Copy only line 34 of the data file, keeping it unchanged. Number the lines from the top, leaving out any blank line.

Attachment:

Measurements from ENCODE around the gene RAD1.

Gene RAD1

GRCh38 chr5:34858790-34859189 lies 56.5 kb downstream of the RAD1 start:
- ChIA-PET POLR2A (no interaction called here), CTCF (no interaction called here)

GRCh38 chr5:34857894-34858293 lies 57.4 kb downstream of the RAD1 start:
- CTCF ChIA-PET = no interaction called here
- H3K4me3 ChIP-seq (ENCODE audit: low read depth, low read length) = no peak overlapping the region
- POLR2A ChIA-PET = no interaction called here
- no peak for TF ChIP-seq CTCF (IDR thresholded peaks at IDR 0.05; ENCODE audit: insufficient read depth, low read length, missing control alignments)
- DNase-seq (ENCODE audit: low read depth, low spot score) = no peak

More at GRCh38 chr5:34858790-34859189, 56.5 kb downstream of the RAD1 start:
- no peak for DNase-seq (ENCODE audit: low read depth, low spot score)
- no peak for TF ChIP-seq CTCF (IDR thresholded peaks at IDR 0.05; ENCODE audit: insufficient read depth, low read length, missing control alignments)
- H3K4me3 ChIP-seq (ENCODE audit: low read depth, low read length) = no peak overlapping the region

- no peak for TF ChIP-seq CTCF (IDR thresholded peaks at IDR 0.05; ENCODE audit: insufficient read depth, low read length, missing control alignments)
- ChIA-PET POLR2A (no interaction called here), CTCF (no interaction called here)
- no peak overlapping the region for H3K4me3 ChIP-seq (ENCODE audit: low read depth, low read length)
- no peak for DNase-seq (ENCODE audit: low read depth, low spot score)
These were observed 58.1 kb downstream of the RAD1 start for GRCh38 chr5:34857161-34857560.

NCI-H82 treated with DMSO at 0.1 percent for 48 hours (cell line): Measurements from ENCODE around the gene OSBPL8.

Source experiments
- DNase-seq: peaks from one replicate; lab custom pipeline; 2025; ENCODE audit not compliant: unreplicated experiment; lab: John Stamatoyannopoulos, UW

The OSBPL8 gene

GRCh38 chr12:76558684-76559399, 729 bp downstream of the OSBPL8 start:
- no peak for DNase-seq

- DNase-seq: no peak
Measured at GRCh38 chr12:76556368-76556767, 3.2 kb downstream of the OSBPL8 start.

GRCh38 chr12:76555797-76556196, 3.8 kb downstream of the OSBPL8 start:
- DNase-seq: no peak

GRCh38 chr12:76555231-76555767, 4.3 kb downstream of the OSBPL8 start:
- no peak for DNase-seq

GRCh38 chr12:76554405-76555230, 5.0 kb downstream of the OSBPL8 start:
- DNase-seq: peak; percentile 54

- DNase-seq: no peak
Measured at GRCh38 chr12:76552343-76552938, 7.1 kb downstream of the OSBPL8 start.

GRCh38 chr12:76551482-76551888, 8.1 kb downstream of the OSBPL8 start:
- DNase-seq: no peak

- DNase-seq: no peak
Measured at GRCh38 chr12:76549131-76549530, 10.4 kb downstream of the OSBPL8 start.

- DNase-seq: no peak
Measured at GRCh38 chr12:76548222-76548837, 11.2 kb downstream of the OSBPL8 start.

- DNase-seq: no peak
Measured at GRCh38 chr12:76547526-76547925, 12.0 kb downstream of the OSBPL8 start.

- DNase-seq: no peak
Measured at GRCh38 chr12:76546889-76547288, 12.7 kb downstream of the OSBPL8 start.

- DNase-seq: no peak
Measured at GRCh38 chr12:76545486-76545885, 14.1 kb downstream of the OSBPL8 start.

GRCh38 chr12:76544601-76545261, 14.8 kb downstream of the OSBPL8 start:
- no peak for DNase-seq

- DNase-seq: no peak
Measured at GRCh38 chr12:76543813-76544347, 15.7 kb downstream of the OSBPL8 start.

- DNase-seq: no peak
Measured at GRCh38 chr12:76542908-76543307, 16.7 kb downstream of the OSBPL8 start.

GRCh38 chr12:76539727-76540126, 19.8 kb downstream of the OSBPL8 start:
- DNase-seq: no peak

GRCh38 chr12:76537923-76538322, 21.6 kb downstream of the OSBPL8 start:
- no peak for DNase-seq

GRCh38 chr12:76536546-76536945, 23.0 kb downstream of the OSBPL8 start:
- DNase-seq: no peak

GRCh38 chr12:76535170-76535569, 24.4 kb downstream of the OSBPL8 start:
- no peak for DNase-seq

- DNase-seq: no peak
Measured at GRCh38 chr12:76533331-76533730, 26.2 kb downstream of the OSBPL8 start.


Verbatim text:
- DNase-seq: no peak